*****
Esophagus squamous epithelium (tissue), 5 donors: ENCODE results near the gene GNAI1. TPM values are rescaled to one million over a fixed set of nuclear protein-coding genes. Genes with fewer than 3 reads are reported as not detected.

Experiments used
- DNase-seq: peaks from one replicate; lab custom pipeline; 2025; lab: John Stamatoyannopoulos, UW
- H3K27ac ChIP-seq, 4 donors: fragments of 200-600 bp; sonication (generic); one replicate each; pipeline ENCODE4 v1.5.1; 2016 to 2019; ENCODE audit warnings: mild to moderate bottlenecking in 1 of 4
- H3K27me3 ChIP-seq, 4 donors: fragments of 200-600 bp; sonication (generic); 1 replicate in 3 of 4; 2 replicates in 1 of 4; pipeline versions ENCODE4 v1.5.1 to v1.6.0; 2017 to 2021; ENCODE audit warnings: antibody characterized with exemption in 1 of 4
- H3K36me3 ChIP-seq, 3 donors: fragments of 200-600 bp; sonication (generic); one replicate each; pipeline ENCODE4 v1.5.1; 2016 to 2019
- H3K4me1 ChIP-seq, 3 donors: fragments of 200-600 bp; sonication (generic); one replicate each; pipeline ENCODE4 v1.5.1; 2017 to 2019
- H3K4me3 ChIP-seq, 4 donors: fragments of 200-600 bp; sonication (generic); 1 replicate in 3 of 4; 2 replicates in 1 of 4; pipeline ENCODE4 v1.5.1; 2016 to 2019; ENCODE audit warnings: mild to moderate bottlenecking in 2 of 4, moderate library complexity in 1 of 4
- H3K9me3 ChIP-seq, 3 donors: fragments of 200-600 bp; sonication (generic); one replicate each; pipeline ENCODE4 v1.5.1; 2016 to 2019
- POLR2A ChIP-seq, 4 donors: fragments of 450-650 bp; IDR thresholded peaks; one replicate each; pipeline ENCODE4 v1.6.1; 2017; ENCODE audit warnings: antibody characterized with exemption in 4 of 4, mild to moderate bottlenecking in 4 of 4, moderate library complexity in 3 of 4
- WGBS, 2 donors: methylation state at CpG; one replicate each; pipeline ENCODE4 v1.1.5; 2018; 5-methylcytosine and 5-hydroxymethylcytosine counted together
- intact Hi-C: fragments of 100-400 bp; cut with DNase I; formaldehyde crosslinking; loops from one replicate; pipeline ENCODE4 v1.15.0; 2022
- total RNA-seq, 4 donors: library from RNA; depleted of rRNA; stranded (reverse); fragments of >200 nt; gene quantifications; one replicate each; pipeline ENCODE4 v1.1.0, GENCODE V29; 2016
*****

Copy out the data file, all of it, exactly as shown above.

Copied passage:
Esophagus squamous epithelium (tissue), 5 donors: ENCODE results near the gene GNAI1. TPM values are rescaled to one million over a fixed set of nuclear protein-coding genes. Genes with fewer than 3 reads are reported as not detected.

Experiments used
- DNase-seq: peaks from one replicate; lab custom pipeline; 2025; lab: John Stamatoyannopoulos, UW
- H3K27ac ChIP-seq, 4 donors: fragments of 200-600 bp; sonication (generic); one replicate each; pipeline ENCODE4 v1.5.1; 2016 to 2019; ENCODE audit warnings: mild to moderate bottlenecking in 1 of 4
- H3K27me3 ChIP-seq, 4 donors: fragments of 200-600 bp; sonication (generic); 1 replicate in 3 of 4; 2 replicates in 1 of 4; pipeline versions ENCODE4 v1.5.1 to v1.6.0; 2017 to 2021; ENCODE audit warnings: antibody characterized with exemption in 1 of 4
- H3K36me3 ChIP-seq, 3 donors: fragments of 200-600 bp; sonication (generic); one replicate each; pipeline ENCODE4 v1.5.1; 2016 to 2019
- H3K4me1 ChIP-seq, 3 donors: fragments of 200-600 bp; sonication (generic); one replicate each; pipeline ENCODE4 v1.5.1; 2017 to 2019
- H3K4me3 ChIP-seq, 4 donors: fragments of 200-600 bp; sonication (generic); 1 replicate in 3 of 4; 2 replicates in 1 of 4; pipeline ENCODE4 v1.5.1; 2016 to 2019; ENCODE audit warnings: mild to moderate bottlenecking in 2 of 4, moderate library complexity in 1 of 4
- H3K9me3 ChIP-seq, 3 donors: fragments of 200-600 bp; sonication (generic); one replicate each; pipeline ENCODE4 v1.5.1; 2016 to 2019
- POLR2A ChIP-seq, 4 donors: fragments of 450-650 bp; IDR thresholded peaks; one replicate each; pipeline ENCODE4 v1.6.1; 2017; ENCODE audit warnings: antibody characterized with exemption in 4 of 4, mild to moderate bottlenecking in 4 of 4, moderate library complexity in 3 of 4
- WGBS, 2 donors: methylation state at CpG; one replicate each; pipeline ENCODE4 v1.1.5; 2018; 5-methylcytosine and 5-hydroxymethylcytosine counted together
- intact Hi-C: fragments of 100-400 bp; cut with DNase I; formaldehyde crosslinking; loops from one replicate; pipeline ENCODE4 v1.15.0; 2022
- total RNA-seq, 4 donors: library from RNA; depleted of rRNA; stranded (reverse); fragments of >200 nt; gene quantifications; one replicate each; pipeline ENCODE4 v1.1.0, GENCODE V29; 2016